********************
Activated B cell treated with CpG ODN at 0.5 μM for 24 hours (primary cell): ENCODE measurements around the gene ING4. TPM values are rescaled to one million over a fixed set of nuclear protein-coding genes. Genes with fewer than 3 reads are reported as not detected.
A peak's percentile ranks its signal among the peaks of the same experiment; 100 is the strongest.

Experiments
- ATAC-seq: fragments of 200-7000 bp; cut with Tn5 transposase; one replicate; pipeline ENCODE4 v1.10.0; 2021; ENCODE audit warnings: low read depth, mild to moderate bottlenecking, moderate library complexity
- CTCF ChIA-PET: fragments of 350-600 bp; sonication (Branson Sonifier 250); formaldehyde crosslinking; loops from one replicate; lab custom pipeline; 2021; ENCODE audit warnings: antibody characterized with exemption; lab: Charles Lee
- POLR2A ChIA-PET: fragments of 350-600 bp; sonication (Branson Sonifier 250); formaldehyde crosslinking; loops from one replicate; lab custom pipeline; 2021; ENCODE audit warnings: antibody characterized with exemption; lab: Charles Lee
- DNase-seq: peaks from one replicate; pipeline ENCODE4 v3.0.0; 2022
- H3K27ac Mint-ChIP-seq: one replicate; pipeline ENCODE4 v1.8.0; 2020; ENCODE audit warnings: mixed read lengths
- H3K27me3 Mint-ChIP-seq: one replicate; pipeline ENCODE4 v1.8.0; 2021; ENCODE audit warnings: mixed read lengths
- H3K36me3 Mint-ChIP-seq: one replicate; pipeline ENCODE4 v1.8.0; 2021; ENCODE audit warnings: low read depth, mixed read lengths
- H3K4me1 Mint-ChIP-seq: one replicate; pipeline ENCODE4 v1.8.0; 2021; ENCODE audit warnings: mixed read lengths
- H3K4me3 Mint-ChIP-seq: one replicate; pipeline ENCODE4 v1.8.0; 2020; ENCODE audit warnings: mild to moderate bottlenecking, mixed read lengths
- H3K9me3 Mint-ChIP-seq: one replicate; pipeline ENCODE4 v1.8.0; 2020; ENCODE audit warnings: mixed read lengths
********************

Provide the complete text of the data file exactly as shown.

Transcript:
Activated B cell treated with CpG ODN at 0.5 μM for 24 hours (primary cell): ENCODE measurements around the gene ING4. TPM values are rescaled to one million over a fixed set of nuclear protein-coding genes. Genes with fewer than 3 reads are reported as not detected.
A peak's percentile ranks its signal among the peaks of the same experiment; 100 is the strongest.

Experiments
- ATAC-seq: fragments of 200-7000 bp; cut with Tn5 transposase; one replicate; pipeline ENCODE4 v1.10.0; 2021; ENCODE audit warnings: low read depth, mild to moderate bottlenecking, moderate library complexity
- CTCF ChIA-PET: fragments of 350-600 bp; sonication (Branson Sonifier 250); formaldehyde crosslinking; loops from one replicate; lab custom pipeline; 2021; ENCODE audit warnings: antibody characterized with exemption; lab: Charles Lee
- POLR2A ChIA-PET: fragments of 350-600 bp; sonication (Branson Sonifier 250); formaldehyde crosslinking; loops from one replicate; lab custom pipeline; 2021; ENCODE audit warnings: antibody characterized with exemption; lab: Charles Lee
- DNase-seq: peaks from one replicate; pipeline ENCODE4 v3.0.0; 2022
- H3K27ac Mint-ChIP-seq: one replicate; pipeline ENCODE4 v1.8.0; 2020; ENCODE audit warnings: mixed read lengths
- H3K27me3 Mint-ChIP-seq: one replicate; pipeline ENCODE4 v1.8.0; 2021; ENCODE audit warnings: mixed read lengths
- H3K36me3 Mint-ChIP-seq: one replicate; pipeline ENCODE4 v1.8.0; 2021; ENCODE audit warnings: low read depth, mixed read lengths
- H3K4me1 Mint-ChIP-seq: one replicate; pipeline ENCODE4 v1.8.0; 2021; ENCODE audit warnings: mixed read lengths
- H3K4me3 Mint-ChIP-seq: one replicate; pipeline ENCODE4 v1.8.0; 2020; ENCODE audit warnings: mild to moderate bottlenecking, mixed read lengths
- H3K9me3 Mint-ChIP-seq: one replicate; pipeline ENCODE4 v1.8.0; 2020; ENCODE audit warnings: mixed read lengths